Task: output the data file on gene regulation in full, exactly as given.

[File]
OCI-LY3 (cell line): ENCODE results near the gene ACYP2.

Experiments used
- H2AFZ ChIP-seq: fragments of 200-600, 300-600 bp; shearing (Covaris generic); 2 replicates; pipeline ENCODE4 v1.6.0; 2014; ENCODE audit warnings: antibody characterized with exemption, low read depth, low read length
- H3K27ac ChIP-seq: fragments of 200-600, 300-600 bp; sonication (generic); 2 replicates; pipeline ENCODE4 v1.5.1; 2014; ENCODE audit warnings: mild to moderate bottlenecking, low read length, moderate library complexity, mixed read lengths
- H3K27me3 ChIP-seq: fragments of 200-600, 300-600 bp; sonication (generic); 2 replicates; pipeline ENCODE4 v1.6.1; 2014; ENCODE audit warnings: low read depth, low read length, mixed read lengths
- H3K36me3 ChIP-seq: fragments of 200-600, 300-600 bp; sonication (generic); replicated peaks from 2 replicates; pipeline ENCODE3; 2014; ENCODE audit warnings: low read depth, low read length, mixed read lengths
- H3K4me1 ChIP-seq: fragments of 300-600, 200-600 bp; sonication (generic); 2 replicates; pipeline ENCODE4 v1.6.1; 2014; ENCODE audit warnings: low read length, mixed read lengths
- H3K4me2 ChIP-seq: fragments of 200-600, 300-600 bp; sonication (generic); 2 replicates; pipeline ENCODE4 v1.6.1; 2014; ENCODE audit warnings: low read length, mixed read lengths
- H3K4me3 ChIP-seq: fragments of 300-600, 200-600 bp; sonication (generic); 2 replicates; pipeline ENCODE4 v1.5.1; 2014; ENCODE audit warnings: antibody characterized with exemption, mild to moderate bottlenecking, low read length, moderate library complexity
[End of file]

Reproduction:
OCI-LY3 (cell line): ENCODE results near the gene ACYP2.

Experiments used
- H2AFZ ChIP-seq: fragments of 200-600, 300-600 bp; shearing (Covaris generic); 2 replicates; pipeline ENCODE4 v1.6.0; 2014; ENCODE audit warnings: antibody characterized with exemption, low read depth, low read length
- H3K27ac ChIP-seq: fragments of 200-600, 300-600 bp; sonication (generic); 2 replicates; pipeline ENCODE4 v1.5.1; 2014; ENCODE audit warnings: mild to moderate bottlenecking, low read length, moderate library complexity, mixed read lengths
- H3K27me3 ChIP-seq: fragments of 200-600, 300-600 bp; sonication (generic); 2 replicates; pipeline ENCODE4 v1.6.1; 2014; ENCODE audit warnings: low read depth, low read length, mixed read lengths
- H3K36me3 ChIP-seq: fragments of 200-600, 300-600 bp; sonication (generic); replicated peaks from 2 replicates; pipeline ENCODE3; 2014; ENCODE audit warnings: low read depth, low read length, mixed read lengths
- H3K4me1 ChIP-seq: fragments of 300-600, 200-600 bp; sonication (generic); 2 replicates; pipeline ENCODE4 v1.6.1; 2014; ENCODE audit warnings: low read length, mixed read lengths
- H3K4me2 ChIP-seq: fragments of 200-600, 300-600 bp; sonication (generic); 2 replicates; pipeline ENCODE4 v1.6.1; 2014; ENCODE audit warnings: low read length, mixed read lengths
- H3K4me3 ChIP-seq: fragments of 300-600, 200-600 bp; sonication (generic); 2 replicates; pipeline ENCODE4 v1.5.1; 2014; ENCODE audit warnings: antibody characterized with exemption, mild to moderate bottlenecking, low read length, moderate library complexity